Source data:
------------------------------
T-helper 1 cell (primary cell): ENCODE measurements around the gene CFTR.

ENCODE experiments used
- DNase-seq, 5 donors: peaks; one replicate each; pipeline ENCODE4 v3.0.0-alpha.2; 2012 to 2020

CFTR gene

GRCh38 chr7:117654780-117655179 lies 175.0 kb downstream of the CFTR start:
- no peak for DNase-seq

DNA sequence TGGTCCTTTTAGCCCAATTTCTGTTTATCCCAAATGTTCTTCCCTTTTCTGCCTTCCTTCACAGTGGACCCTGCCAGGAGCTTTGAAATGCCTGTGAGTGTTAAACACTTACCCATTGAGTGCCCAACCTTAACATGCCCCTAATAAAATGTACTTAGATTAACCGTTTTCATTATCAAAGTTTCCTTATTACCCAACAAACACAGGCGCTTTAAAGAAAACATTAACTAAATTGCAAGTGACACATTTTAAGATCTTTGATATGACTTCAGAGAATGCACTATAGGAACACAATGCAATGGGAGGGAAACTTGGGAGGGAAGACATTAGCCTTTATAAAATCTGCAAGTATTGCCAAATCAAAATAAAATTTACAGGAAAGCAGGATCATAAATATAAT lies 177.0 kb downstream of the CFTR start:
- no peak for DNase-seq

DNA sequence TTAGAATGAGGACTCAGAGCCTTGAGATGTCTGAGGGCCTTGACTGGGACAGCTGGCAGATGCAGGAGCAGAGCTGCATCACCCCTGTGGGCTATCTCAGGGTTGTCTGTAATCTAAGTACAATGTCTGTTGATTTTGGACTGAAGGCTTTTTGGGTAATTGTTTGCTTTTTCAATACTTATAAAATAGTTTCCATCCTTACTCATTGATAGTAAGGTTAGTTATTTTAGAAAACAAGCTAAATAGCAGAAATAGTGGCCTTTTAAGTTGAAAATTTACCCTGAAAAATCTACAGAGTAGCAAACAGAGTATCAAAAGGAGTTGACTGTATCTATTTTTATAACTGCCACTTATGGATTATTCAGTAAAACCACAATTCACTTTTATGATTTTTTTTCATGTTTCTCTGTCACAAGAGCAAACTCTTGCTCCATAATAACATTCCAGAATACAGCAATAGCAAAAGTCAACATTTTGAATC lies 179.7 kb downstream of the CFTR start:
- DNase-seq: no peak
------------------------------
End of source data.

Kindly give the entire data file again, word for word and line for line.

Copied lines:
T-helper 1 cell (primary cell): ENCODE measurements around the gene CFTR.

ENCODE experiments used
- DNase-seq, 5 donors: peaks; one replicate each; pipeline ENCODE4 v3.0.0-alpha.2; 2012 to 2020

CFTR gene

GRCh38 chr7:117654780-117655179 lies 175.0 kb downstream of the CFTR start:
- no peak for DNase-seq

DNA sequence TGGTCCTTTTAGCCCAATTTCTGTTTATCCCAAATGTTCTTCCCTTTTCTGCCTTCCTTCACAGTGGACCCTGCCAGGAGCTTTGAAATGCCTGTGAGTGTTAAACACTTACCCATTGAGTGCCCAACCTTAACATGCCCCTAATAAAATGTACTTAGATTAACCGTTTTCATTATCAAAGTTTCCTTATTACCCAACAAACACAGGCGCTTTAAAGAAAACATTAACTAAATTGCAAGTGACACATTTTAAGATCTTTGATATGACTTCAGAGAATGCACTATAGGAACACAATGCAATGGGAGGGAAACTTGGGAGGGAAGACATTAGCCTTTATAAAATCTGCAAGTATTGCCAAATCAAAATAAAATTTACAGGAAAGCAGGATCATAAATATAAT lies 177.0 kb downstream of the CFTR start:
- no peak for DNase-seq

DNA sequence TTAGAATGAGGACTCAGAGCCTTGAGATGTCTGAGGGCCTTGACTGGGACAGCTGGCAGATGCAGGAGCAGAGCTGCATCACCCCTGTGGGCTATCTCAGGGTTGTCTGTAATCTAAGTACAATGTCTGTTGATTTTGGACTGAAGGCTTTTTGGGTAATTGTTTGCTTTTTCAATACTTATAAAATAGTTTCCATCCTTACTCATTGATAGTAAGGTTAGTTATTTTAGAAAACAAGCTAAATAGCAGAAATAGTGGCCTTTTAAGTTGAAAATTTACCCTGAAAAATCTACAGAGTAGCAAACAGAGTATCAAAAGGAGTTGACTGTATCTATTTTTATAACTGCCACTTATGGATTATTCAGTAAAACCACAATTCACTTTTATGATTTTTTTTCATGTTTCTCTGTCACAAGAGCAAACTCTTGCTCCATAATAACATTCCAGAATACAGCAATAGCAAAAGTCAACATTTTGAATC lies 179.7 kb downstream of the CFTR start:
- DNase-seq: no peak